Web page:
Module 2 SLP: Cost analysis of VA medical care vs. Private care
Using your work from the previous weeks, prepare and submit Chapter Three. You must insert your material into the DSP template (found in MyTLC). Work will not be accepted if it is not in the template.
CHAPTER 3: RESEARCH DESIGN AND METHODS (IMPORTANT ELEMENTS *DRAFT*)
The methods are the procedures used to acquire empirical evidence and analyze it for purposes of answering research questions, testing hypotheses, and examining foreshadowed problems, following up on conjectures, and going forward from exploratory questions. The choice of methodology should be made in light of the literature review and with careful deliberation. Small oversights can sometimes undermine a long and difficult study. Your committee will help you think through the appropriateness of proposed methods and will probably suggest some refinements.
Your approved proposal is considered a blueprint for research. You are expected to do everything indicated in that blueprint. In experimental research, it is usually expected that no changes will be made unless you encounter unanticipated problems that require modifications. In other quantitative research, such as quasi-experimental, longitudinal and secondary data analysis, additions over and beyond the blueprint may be appropriate to deal with unanticipated opportunities. In qualitative research, the proposal outlines the broad parameters of the study, but usually several details are expected to be decided during the actual data collection and analysis. Changes in the planned research should be made only after consultation with your full dissertation committee. Changes in the collection and handling of data from humans will generally require re-submission for IRB approval.
A few important aspects of the methods cannot be known until after the study has been conducted, such as the response rates from samples, errors or accidents in carrying out the planned methods, and whether the collected data meets the assumptions of the planned statistical analyses. Consequently, whatever is written in the research proposal about methodology may have to be updated some when preparing Chapter 3 of the dissertation.
The subsections indicated below are the components of the methodology and not necessarily subheadings of Chapter 3. Mixed-methods studies may benefit from the guidelines below for both quantitative research and qualitative research.
Briefly re-introduce the problem and provide an overview of the methodological approach.
3-B. Conjectures, or Exploratory Questions:
State the conjectures, or exploratory questions that guided the inquiry. The conjectures or exploratory questions can be descriptive, associational, and causal. Qualitative research answers questions in a holistic manner based on all or most of the available information, cross-verifying among several sources of information. The process often involves continual drawing of tentative inferences throughout the ongoing data collection and verifying those inferences with the subsequently-collected data.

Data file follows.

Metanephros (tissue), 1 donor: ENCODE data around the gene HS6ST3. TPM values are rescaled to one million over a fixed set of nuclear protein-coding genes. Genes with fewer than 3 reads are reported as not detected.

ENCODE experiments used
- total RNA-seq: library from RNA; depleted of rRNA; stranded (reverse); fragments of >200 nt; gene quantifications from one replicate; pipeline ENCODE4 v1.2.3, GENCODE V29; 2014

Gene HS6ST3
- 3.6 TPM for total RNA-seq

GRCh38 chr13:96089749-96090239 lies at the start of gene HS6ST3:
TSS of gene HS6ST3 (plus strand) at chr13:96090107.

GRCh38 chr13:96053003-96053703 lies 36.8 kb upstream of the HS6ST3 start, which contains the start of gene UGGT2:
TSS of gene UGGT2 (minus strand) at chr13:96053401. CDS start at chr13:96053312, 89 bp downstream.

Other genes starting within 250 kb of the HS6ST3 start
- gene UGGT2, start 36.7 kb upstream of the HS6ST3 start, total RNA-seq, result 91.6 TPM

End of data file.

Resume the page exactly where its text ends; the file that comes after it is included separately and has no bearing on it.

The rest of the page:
3-C. Research Procedures:
Describe in detail how the inquiry was undertaken.
Generally, the description should be thorough enough that other skilled researchers could approximately replicate your study from the description.
Introduce the epistemology that will guide the inquiry.
Explain the theoretical perspective that will drive the research, and why it was selected.
Indicate the methodology used and why it was selected.
Indicate the specific methods used and the justification for them. How were sites, cases, and informants selected? Why? What access did you unsuccessfully seek? Which people perhaps tried to minimize contact with you and which repeatedly sought it out? How did you collect your data? Why?
What verification procedures were used in the field? How did you protect against imposing your biases on the data? Describe and append any interview guides, protocols, rubrics used to assist in the data collection.
Indicate how you managed your qualitative data. Did you take notes or make audio/video recordings? Was any data not analyzed? Why?
Indicate how you analyzed and interpreted your data, making sure the analysis was consistent with the selected methodology. If you inferred themes, explain how. If you coded the transcripts, explain the coding system and checks for coding reliability and validity. How did you analyze the data from the coding? How did you triangulate or otherwise verify findings? How did you interpret the full set of data?
3-D. Human Participants and Ethics Precautions:
Summarize potential risks to humans from whom data is collected in your research, and summarize precautions taken to ensure informed consent (when needed) and to minimize the risks to participants in your research. This information can be drawn from the Office of Research and Sponsored Programs – Institutional Review Board (IRB) Submission Form that must accompany your proposal when it is submitted for review and approval. (Reminder: You must have approval from the Institutional Review Board before beginning data collection from or about humans!) Also address other ethical issues, such as your possible conflicts of interest and personal biases that could have influenced the research, and how you minimized their effects. After receiving IRB approval, participant recruitment and data collection will begin.
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